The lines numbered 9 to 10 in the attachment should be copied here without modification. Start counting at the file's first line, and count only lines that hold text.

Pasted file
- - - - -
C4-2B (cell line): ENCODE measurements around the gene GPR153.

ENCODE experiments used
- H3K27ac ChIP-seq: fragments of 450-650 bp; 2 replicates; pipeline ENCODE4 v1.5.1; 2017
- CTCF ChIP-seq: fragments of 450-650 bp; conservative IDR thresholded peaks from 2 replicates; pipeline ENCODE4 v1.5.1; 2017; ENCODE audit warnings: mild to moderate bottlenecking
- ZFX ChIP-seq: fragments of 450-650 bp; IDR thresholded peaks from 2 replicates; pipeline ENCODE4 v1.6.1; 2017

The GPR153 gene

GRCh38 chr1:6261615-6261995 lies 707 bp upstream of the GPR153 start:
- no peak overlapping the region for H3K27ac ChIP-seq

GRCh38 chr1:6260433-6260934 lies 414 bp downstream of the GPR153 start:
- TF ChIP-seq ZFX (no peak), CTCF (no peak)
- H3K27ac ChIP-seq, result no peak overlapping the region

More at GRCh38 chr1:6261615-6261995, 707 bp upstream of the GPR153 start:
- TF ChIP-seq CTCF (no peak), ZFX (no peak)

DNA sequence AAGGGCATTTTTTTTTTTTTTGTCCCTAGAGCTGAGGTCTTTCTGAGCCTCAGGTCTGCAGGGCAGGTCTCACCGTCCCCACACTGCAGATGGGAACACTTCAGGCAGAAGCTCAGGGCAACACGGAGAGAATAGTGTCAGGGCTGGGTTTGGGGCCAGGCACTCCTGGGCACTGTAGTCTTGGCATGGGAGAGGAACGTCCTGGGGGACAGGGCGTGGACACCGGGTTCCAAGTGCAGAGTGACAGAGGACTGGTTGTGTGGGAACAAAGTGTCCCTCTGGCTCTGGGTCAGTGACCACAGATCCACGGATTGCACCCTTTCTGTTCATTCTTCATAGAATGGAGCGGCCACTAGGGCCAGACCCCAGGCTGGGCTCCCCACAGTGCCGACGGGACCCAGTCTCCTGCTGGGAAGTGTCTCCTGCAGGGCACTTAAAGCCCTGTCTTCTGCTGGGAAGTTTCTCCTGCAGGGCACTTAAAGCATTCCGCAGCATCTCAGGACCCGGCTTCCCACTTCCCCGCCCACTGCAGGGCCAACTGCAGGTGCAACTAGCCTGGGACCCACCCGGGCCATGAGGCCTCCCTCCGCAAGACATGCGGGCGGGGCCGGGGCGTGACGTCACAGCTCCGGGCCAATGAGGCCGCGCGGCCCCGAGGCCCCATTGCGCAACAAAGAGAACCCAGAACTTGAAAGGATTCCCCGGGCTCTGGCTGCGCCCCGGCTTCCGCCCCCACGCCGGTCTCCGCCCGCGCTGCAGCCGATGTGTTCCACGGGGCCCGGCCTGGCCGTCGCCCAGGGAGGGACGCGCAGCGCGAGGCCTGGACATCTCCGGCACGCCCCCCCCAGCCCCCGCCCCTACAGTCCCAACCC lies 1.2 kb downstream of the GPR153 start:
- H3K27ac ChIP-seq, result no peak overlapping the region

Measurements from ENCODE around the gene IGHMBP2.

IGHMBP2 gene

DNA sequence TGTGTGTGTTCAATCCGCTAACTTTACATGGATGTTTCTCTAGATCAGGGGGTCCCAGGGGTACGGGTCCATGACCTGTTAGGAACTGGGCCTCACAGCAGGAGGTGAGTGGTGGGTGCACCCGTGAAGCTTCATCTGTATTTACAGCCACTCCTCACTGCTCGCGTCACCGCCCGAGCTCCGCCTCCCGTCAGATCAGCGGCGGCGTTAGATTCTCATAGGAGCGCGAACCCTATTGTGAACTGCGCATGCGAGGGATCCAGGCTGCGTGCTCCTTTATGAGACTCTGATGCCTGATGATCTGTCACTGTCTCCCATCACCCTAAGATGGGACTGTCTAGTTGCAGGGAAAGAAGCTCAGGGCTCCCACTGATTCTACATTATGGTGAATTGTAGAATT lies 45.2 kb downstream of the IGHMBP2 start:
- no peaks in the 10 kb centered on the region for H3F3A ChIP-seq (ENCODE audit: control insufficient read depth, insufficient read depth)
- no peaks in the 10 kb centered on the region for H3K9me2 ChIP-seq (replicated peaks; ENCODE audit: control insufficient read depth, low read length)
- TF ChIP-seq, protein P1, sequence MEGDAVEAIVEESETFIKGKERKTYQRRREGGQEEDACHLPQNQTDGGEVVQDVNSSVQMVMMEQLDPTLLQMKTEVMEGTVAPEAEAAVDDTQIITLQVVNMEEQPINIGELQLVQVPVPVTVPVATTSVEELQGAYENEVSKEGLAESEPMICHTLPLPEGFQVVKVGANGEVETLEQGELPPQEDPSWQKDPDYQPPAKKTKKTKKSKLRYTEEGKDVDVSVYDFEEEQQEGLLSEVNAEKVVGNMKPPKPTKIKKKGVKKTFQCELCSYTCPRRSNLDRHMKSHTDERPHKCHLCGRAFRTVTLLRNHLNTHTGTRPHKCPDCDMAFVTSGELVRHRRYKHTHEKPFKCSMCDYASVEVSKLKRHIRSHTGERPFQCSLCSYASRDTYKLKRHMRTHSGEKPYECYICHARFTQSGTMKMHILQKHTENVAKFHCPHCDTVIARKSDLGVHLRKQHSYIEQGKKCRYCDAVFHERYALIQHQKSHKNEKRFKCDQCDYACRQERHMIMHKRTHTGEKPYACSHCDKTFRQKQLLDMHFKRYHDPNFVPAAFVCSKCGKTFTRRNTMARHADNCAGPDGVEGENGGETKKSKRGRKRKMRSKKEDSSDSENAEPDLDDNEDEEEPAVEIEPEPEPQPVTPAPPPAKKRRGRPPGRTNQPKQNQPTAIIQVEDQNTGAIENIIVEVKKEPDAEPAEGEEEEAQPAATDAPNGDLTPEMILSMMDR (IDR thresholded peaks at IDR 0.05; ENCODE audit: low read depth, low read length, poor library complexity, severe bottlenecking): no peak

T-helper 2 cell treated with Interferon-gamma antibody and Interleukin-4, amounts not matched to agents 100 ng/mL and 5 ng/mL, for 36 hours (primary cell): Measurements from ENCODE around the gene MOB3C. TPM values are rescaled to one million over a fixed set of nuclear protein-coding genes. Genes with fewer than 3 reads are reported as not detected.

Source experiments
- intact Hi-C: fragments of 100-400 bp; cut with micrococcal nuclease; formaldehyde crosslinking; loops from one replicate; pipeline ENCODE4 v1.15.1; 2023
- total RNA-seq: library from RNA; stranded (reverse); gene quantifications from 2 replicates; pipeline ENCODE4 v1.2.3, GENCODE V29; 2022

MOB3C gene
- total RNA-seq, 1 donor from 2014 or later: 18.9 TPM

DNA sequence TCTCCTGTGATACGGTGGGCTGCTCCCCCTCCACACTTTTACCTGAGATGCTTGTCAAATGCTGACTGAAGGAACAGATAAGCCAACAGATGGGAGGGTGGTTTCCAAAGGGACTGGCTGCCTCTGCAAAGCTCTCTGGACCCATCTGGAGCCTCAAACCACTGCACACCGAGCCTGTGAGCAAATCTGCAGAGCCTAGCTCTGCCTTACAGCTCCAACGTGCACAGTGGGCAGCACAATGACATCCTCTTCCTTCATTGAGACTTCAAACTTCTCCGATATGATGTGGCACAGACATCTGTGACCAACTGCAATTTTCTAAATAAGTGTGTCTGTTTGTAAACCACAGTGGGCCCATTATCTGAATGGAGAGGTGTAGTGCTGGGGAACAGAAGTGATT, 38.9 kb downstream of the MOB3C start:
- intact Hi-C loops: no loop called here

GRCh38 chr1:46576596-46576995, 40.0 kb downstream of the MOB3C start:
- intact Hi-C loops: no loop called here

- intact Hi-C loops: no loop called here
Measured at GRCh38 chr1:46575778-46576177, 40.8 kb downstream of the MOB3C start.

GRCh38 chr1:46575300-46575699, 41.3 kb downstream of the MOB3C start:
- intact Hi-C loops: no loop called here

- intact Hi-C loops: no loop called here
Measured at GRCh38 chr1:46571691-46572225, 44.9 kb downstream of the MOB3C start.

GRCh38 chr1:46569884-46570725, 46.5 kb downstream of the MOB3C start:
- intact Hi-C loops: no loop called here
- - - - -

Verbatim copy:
GRCh38 chr1:6260433-6260934 lies 414 bp downstream of the GPR153 start:
- TF ChIP-seq ZFX (no peak), CTCF (no peak)